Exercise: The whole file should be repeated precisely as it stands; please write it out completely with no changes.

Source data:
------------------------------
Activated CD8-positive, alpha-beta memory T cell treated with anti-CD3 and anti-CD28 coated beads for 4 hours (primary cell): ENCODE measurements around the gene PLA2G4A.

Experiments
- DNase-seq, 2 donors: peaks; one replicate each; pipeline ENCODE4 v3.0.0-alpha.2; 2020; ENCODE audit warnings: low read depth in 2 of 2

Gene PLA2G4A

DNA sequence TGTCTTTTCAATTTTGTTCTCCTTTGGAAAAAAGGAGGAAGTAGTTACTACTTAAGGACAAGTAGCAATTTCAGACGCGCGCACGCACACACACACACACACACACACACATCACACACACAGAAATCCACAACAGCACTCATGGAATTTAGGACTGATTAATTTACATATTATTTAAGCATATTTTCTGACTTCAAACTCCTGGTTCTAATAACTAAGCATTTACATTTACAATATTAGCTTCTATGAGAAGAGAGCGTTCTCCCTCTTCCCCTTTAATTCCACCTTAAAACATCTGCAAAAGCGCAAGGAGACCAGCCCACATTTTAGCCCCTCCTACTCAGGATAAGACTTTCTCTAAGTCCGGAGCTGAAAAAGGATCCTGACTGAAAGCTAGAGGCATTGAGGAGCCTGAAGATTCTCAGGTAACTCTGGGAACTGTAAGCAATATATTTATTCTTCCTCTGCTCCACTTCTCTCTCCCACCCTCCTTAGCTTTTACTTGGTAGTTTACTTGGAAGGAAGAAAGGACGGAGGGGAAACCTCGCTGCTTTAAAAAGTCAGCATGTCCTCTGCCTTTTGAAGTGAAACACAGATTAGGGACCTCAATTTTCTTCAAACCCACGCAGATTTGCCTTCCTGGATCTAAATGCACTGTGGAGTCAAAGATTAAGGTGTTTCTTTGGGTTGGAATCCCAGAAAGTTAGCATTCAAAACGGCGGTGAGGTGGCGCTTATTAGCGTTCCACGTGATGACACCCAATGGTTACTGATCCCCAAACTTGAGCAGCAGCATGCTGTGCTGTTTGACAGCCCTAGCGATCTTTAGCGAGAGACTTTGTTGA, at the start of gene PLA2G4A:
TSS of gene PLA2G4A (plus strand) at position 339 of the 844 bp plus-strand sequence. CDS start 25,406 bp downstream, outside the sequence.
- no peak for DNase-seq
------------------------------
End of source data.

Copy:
Activated CD8-positive, alpha-beta memory T cell treated with anti-CD3 and anti-CD28 coated beads for 4 hours (primary cell): ENCODE measurements around the gene PLA2G4A.

Experiments
- DNase-seq, 2 donors: peaks; one replicate each; pipeline ENCODE4 v3.0.0-alpha.2; 2020; ENCODE audit warnings: low read depth in 2 of 2

Gene PLA2G4A

DNA sequence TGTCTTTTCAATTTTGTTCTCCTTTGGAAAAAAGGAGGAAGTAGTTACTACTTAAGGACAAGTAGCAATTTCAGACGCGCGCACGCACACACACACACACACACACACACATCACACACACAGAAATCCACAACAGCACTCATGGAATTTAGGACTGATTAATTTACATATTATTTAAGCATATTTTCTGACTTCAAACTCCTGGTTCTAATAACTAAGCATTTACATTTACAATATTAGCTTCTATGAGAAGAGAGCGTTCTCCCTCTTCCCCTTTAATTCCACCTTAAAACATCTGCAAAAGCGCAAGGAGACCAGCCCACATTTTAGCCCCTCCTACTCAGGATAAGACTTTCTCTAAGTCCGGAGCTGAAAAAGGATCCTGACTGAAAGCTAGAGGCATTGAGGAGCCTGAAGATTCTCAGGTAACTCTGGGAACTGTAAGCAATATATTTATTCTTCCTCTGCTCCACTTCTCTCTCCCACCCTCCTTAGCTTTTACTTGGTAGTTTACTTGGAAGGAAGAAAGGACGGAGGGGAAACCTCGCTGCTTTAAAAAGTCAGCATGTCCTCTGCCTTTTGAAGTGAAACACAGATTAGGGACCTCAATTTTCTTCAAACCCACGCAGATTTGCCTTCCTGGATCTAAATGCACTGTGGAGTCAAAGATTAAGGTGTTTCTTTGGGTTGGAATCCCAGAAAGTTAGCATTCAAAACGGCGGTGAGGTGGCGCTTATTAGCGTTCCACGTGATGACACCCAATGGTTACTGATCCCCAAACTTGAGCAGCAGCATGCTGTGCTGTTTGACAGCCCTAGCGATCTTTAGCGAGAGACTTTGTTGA, at the start of gene PLA2G4A:
TSS of gene PLA2G4A (plus strand) at position 339 of the 844 bp plus-strand sequence. CDS start 25,406 bp downstream, outside the sequence.
- no peak for DNase-seq